Those investor-owned utility companies pay CEOs millions more in total compensation than NPPD does, Pomerantz said, mostly through extra incentives based on the company’s earnings.

Dallas Beshaler

“We’re looking at big numbers to the average person … but when you start looking at what Tom Kent, our CEO, could make if he went to Iowa or Missouri and worked for an investor-owned utility, his compensation would be in the millions,” Beshaler said. “So it is a challenge for us on a year to year basis to remain competitive, and to create a structure that keeps people here.”

A huge part of the appeal of public power like Nebraska’s system is that ratepayers don’t have to “foot the bill” for exorbitant CEO pay, Pomerantz said.

“If ratepayers feel like they’re overpaying for any of the executive salaries, if they feel like those bonuses are too high, or the salaries are too high, they do have some measure of accountability over that through the board,” Pomerantz said.

Nebraska’s two other large public power organizations did not compensate executives with additional pay anywhere near NPPD’s scale in 2023. 

Omaha Public Power District’s CEO Luis Javier Fernandez received no bonus in 2023 and made a little less than his annual salary rate at $764,330. 

Only two OPPD executives received pay that exceeded their annualized salaries: Kathleen Brown received about $10,000 and Lisa Olson received a little over $4,000.

OPPD employs 2,148 people, a few hundred more than NPPD’s 1,814 employees. 

Lincoln Electric System does not pay any bonuses to its 532 employees, General Counsel Shelley Sahling-Zart said in an email. Some employees receive additional pay for factors including senior pay, reimbursements and on-call days.

Kevin Wailes received about $1,700 in additional pay on top of his $575,693 base salary as CEO of LES in 2023. He retired at the end of the year.

Executive salaries at all three major public power districts are far higher than any State of Nebraska employee or any employee of the five most populated counties and cities, Flatwater’s analysis found.

Roger Donovick, the State of Nebraska’s medical services director and highest paid employee, made $408,450 in 2023. Douglas County’s medical director Sidney Kauzlarich, the highest paid county official, made $392,587.

Sen. Brewer and staff members said they were surprised to hear how much more the state’s public power executives made than other public officials, especially with NPPD’s added bonuses.

“I would rather see less pay at the top and lowering user rates, because all of Nebraska benefits from that, not an individual or two or three,” Brewer said.

By Destiny Herbers

Destiny is a Roy W. Howard fellow through the Scripps Howard Foundation. She earned her master’s degree in journalism at the University of Maryland. While at UMD, she covered NASA and Congress for Capital News Service, reporting on everything from cheese served at state dinners to future missions to Mars. She worked on the Howard Center’s award-winning project, “Mega Billons,” an investigation of state lotteries, and was part of an ongoing Associated Press investigation into law enforcement practices. When she isn’t reporting, Destiny loves swing dancing and thrift shopping.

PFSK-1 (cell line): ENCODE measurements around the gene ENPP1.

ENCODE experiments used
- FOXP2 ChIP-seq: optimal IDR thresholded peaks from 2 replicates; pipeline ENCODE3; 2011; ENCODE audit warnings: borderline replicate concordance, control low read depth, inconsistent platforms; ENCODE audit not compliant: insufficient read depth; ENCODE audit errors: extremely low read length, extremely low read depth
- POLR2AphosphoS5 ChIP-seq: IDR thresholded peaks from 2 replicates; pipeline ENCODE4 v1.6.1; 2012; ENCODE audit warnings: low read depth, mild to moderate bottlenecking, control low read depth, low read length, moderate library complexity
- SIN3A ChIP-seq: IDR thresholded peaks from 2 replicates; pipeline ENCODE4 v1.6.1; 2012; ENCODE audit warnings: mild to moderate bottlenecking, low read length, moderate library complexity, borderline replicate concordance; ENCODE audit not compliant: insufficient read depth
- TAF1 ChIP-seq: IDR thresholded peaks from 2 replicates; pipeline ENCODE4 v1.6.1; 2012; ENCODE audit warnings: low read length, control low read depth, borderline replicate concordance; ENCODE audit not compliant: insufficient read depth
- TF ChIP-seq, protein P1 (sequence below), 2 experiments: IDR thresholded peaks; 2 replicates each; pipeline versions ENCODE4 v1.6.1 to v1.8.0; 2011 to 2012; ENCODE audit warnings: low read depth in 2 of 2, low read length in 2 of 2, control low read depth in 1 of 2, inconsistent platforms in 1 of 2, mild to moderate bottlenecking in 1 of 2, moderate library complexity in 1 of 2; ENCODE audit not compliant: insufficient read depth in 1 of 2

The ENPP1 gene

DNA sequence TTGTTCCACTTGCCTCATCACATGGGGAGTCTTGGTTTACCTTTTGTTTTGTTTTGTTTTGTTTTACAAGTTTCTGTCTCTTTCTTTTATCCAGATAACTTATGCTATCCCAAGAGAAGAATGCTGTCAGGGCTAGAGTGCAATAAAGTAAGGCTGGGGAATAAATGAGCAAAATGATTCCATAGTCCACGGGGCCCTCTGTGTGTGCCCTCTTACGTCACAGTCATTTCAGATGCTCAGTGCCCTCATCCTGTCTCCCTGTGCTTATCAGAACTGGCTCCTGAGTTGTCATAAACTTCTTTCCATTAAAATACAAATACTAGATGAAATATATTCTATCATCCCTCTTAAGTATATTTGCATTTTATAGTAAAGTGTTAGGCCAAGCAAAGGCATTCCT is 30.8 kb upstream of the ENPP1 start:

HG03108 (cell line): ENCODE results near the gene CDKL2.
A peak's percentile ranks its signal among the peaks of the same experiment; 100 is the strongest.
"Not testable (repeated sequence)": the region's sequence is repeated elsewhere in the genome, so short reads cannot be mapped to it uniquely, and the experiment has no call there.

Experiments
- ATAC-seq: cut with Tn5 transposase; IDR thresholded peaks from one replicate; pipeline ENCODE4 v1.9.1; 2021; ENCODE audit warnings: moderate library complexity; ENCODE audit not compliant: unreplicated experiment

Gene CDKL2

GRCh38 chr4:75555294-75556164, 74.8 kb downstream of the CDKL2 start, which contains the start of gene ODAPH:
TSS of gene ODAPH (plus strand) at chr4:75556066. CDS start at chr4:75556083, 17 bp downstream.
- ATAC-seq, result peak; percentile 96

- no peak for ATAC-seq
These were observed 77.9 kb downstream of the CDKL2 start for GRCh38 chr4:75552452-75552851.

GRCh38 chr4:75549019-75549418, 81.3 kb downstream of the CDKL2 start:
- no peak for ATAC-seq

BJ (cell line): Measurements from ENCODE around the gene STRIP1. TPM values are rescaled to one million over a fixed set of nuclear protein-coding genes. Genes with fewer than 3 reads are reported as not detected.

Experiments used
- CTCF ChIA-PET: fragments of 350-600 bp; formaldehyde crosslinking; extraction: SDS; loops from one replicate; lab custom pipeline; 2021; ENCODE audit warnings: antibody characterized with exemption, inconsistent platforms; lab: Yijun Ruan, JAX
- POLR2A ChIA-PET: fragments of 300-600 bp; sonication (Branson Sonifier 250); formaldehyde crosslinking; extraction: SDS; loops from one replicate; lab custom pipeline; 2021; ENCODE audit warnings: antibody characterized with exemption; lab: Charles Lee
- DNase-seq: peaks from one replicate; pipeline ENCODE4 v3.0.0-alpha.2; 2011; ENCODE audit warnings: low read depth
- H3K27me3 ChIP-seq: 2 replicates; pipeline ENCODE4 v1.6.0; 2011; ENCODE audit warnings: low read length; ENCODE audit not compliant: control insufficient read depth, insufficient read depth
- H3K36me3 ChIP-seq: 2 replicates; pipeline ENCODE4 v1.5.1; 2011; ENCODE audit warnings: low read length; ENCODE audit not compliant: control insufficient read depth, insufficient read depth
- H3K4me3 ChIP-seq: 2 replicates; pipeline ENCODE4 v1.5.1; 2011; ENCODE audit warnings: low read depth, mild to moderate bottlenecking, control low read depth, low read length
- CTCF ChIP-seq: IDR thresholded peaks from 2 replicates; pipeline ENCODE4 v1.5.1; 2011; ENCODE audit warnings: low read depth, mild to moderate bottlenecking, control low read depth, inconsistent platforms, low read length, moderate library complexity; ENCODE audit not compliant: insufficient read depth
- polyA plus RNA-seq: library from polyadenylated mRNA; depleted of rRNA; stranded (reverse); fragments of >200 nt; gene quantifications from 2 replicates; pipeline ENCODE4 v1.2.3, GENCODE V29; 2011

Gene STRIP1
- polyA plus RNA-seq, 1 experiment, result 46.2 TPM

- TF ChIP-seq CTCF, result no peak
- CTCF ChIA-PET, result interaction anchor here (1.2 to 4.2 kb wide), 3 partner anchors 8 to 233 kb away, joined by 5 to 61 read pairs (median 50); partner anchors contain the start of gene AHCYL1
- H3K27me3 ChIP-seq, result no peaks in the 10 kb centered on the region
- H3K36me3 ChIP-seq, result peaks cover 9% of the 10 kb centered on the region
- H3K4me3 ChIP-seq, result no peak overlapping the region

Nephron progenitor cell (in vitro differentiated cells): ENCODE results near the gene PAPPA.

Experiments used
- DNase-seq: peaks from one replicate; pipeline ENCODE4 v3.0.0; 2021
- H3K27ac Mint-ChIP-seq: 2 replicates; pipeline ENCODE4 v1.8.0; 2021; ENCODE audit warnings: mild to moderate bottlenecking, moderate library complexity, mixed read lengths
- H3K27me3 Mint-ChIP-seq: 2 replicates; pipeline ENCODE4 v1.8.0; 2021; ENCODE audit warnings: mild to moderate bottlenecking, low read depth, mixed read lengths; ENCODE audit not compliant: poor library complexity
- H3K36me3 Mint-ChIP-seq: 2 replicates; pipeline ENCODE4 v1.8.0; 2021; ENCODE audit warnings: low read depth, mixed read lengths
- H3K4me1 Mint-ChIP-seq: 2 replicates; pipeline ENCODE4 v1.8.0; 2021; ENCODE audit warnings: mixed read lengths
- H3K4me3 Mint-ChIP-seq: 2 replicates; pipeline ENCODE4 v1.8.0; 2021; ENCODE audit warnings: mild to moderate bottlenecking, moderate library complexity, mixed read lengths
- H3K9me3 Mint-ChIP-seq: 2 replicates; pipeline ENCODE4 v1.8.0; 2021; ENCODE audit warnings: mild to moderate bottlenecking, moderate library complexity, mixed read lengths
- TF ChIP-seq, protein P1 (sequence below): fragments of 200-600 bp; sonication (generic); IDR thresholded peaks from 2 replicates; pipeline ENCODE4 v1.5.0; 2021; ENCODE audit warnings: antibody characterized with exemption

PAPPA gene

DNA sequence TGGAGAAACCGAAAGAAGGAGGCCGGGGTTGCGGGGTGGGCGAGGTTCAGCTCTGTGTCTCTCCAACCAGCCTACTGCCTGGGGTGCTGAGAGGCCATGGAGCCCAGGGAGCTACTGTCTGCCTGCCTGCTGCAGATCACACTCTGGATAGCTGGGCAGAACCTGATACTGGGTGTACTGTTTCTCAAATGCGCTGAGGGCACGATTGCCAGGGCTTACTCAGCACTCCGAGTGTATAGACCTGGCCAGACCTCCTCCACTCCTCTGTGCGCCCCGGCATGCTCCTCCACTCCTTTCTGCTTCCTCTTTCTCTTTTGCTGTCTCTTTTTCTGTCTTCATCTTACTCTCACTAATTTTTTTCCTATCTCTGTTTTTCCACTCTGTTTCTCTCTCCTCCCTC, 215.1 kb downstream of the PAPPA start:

The nuclear industry as a whole pays higher wages than fossil fuel utilities. Nppd and it’s Board have maintained steady rates to the customers for years. There is criticism of the higher execs at the nuclear plant without any background into their experience, qualifications, or performance. John Dent is a great leader who has helped to guide Cooper’s performance to one of the top operating nuclear plant in the US. My opinion he has earned what he was paid. He could easily go somewhere else and make a lot more, but he believes in CNS and the employees. Just my opinion.

This needs to stop… they just increased our rate for energy during hard times. He makes nearly 30X the median average for north platte with bonuses?? Cmon.

FFP is doing a great job! How about an investigation into how the Boards of Directors of these public utilities are appointed. Are there “good old boy/girl” networks in operation so that these often lucrative appointments go to friends or relatives of staff executives or others? What are the compensation/benefits packages of these Board members, most of whom probably meet a few times a year at most. I tried to get this information from Blue Cross as I am a policyholder, but was told in essence that it’s none of my business.

Limits on CEO and executive pay is long long overdue, on all levels of our corrupt private enterprise. Just the facts.

Give an employee a chance to speak. Now I had no clue of the bonuses and I didn’t care. Our executive team worries about the employees and the customers and that’s it! Did I get a bonus? Nope…. But my wage went up not so long ago and significantly and I’m not a manager or executive! NPPD is a great place to work! We have very capable people! We’re a damn family! We serve the customers at our highest potential, and we keep rates at bay!

The people that think execs/employees are being overpaid are clueless, including Sen. Brewer. Go ahead and replace everyone with someone making the median income and see how long you have power. Look at how much they make and divide that by the number of customers served. You’re talking about a couple of dollars per year if you were to use that money to lower rates. Hardly worth the trade off of having competent people providing your power.